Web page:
Cropping is an excellent tool for getting the most out of your shots. It can help you turn a good photo into an excellent photo just by focusing attention or removing distractions, or even just to allow people to get a really close look at something!

This was inspired by the Lens-Artists Photo Challenge: Cropping the Shot. Now to go and see what everyone else has come up with this week 🙂

On the Hook, 9/5/20

Now that I’m up to date with the Pandemonium CAL I’m progressing at a more sedate speed with 2 parts done each week. This week was parts 11 and 12 (13 comes out tomorrow).

Part 11 ended with some lovely big bobbles, and had some nicely textured stitches before that. With the green I used, it looks like moss to me.

Part 12 ended with some fun stripes of v-stitch making a nice ripply effect.

What will part 13 bring?! Nobody knows, that’s the fun of it 🙂

In between parts of the CAL I have been working on a couple of other things. Firstly the Leila sweater I started last week. Well this one has been through several iterations… I was following the pattern and got to this point (below) where I started wondering if the braids were going too wonky and whether that was going to bug me as I carried on:

Because the pattern is in the round without turning, everything creeps across a bit row by row. I know it is designed that way but I wanted to try other options. I haven’t frogged the bit above, in case I decide to go back to it.

So I tried a few options. The pattern has trebles (UK terms), and a 10 chain loop on every row. Looking back at how we did the braids on the Pandemonium CAL I tried doing it the same: one row with trebles and 10ch loops, then a double crochet row, then back to tr & loops. That didn’t seem to work as it made each loop stretch further so looked different. Then I tried hdcs & loops, then dcs, so I didn’t stretch the loops so far, but was concerned that the increasing wouldn’t be the same. My final version is just trebles and loops like the original pattern but I’m turning and making the loops flip the other way on every other row so they end up on the same side of the jumper. I haven’t got as far as I did above, but I think it’s going to work:

It’s a bit fiddlier as you need to remember to join the 10ch loop into the back of the treble on the rows where you’re working on the wrong side, but as long as you remember to do that it seems ok. I’ll try and get it to the same number of rows as the first attempt to compare and see which one I’ll continue with.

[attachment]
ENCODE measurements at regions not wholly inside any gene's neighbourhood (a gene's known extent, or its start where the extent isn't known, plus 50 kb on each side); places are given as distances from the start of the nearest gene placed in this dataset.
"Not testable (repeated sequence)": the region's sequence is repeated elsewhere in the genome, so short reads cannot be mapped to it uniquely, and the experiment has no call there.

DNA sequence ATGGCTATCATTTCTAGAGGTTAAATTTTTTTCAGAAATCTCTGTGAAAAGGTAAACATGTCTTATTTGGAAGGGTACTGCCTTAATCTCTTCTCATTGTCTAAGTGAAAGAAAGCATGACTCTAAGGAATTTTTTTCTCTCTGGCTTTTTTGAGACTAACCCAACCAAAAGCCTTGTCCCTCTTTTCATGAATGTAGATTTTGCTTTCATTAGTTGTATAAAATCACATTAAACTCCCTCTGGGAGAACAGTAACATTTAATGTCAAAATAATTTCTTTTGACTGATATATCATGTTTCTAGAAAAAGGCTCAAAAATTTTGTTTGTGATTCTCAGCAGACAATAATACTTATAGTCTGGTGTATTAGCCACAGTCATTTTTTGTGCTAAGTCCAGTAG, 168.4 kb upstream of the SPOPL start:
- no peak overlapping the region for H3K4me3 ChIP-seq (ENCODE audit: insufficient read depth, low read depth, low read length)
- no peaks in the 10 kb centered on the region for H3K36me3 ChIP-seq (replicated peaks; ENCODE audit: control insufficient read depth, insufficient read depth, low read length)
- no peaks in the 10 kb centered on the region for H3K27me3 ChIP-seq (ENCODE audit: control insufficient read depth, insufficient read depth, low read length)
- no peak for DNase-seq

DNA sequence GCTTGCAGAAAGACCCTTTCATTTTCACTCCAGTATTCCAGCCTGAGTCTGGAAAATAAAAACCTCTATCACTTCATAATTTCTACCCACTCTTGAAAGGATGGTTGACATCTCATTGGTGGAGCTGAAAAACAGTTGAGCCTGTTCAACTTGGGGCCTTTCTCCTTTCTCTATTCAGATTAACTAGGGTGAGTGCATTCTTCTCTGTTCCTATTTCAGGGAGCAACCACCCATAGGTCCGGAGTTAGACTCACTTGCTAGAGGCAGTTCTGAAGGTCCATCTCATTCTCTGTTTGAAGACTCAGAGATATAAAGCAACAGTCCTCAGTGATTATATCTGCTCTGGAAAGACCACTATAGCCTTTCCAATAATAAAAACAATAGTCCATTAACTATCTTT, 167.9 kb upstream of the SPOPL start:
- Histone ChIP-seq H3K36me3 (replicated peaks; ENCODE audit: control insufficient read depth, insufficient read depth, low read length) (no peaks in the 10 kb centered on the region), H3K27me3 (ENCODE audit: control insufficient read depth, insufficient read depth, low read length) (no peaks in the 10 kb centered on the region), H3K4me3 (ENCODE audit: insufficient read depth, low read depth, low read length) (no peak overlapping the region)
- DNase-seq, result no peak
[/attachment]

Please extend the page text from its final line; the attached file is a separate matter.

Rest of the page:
My Inside Crochet magazine arrived last week, and I really liked the idea of making the wraparound skirt that was featured on the front cover. It’s a one size fits all pattern so I’m not really sure if it’s for me or for my daughter, although I think it will probably look better on her. I’ve never made a skirt before, so it’s quite a exciting adventure! The first picture below is a photo of the magazine so you can see what I’m aiming for:

I wasn’t sure how it was going to work, but as you can see I had to do a massively long foundation treble row first, and then fastened that off and reattached further along leaving a length for the ties at each end. So we’re starting from the top from that waistband/ties, and heading downwards with a small increase each end as you go down. It looks a little strange at the moment, and not much like a skirt, but I’m looking forward to seeing it develop. I love the gentle ripples and the really summery colours. The yarn is lovely too. I splashed out a little to get the recommended yarn as I felt it was important to get the right drape, and not be too warm. It’s Stylecraft Linen Drape which I bought from Wool Warehouse.

If you’re reading this and thinking about doing some crafting, go for it, it’s really good for you! Crafting can help you live in the moment and quiet your thoughts as you concentrate on what you are working on. Whether it’s crochet, knitting, macrame or a whole host of other creative crafts, it can really help your mental health. So do it, try it, enjoy it 🙂